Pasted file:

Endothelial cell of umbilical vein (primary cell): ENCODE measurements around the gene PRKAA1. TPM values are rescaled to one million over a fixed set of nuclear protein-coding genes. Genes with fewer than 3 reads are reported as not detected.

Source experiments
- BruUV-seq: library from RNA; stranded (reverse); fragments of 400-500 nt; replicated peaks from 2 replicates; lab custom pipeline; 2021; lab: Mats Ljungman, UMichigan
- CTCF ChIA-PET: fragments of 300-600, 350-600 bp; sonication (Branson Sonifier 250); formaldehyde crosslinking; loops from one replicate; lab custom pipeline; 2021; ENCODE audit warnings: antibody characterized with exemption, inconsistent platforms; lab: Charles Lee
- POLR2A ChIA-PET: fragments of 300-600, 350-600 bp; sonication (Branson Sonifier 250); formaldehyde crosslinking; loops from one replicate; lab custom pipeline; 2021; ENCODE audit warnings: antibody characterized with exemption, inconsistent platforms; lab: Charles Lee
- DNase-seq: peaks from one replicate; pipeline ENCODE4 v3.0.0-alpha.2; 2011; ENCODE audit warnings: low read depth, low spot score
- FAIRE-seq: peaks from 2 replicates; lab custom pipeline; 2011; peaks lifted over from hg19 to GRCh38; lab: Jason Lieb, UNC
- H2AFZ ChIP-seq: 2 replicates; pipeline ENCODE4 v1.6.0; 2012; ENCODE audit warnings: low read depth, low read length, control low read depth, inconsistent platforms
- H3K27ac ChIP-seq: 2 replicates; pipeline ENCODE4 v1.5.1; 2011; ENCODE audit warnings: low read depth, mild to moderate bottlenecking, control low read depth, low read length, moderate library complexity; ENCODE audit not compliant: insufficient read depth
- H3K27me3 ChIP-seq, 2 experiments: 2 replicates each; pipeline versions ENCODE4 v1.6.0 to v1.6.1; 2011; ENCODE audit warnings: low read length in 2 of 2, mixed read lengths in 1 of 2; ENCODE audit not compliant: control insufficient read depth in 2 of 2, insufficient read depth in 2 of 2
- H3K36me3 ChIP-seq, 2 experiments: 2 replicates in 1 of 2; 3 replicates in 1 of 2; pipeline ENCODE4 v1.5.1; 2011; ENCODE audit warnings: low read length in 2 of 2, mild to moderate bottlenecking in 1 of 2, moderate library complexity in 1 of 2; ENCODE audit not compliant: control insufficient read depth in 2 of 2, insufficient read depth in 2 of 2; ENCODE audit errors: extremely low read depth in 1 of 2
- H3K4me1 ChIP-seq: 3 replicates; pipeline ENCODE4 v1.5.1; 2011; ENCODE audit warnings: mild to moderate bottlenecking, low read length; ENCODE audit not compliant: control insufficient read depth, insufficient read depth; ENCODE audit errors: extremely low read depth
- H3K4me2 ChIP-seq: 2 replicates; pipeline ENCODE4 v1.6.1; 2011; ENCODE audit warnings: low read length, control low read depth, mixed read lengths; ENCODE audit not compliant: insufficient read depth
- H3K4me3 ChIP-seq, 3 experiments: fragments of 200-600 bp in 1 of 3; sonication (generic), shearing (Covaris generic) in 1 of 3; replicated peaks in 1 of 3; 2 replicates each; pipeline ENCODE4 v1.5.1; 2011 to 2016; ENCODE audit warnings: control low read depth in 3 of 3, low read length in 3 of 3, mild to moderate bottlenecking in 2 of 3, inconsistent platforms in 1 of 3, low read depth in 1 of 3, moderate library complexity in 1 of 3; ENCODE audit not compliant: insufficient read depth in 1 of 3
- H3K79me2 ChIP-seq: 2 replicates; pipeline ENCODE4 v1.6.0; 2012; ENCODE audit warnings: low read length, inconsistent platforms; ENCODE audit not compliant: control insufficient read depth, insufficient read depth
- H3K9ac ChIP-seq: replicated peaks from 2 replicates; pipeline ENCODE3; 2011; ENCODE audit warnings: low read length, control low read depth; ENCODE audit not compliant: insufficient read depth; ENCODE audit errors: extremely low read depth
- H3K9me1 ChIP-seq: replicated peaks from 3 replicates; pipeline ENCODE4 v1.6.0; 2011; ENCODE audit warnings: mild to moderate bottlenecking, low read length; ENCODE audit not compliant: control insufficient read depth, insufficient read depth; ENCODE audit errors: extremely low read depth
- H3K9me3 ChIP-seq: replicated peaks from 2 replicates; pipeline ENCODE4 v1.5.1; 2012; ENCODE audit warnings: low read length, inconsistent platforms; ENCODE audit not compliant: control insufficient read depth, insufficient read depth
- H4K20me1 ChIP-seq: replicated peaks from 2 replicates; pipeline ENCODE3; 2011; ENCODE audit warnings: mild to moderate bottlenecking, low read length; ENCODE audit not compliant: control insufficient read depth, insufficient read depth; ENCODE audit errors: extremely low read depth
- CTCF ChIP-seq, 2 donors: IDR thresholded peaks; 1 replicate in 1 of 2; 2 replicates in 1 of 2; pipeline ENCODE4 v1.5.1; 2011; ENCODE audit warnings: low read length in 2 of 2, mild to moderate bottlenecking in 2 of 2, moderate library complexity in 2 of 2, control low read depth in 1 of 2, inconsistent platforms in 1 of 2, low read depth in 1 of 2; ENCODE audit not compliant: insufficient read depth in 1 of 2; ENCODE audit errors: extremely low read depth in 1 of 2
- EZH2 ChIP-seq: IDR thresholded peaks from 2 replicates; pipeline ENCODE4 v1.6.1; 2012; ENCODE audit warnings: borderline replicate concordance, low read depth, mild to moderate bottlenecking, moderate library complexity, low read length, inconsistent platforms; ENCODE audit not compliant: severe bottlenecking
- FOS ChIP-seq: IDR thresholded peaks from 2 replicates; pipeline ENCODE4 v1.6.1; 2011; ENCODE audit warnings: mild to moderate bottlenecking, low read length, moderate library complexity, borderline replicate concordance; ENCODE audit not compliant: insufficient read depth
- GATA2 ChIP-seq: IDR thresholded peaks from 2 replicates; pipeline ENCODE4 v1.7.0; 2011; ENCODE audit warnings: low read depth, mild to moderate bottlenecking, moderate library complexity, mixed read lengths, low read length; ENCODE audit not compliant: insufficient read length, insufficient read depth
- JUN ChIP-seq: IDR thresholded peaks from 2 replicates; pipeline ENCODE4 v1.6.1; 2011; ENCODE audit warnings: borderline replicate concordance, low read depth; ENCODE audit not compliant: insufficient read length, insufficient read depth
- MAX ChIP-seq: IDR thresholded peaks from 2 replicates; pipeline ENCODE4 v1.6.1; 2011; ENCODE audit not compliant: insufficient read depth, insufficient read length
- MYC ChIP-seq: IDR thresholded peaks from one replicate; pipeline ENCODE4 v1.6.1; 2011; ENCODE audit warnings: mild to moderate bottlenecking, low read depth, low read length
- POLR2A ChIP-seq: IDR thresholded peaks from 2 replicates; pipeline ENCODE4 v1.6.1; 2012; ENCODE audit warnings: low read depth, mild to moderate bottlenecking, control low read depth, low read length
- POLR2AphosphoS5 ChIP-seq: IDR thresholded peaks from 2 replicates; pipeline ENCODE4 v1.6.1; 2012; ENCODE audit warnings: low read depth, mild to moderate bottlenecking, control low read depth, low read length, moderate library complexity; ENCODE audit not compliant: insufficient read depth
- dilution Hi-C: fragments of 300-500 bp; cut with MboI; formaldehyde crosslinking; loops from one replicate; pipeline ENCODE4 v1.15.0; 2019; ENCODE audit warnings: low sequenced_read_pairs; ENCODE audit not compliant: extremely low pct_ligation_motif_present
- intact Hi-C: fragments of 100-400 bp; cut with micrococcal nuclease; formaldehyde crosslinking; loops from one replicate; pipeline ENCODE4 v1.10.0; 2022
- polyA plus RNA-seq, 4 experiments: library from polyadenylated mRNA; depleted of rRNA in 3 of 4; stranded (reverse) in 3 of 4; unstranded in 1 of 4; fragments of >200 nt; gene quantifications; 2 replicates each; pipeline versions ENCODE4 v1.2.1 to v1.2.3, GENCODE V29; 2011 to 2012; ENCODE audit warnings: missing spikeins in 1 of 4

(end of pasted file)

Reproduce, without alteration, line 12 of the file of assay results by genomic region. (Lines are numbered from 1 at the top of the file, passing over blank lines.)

- H3K4me1 ChIP-seq: 3 replicates; pipeline ENCODE4 v1.5.1; 2011; ENCODE audit warnings: mild to moderate bottlenecking, low read length; ENCODE audit not compliant: control insufficient read depth, insufficient read depth; ENCODE audit errors: extremely low read depth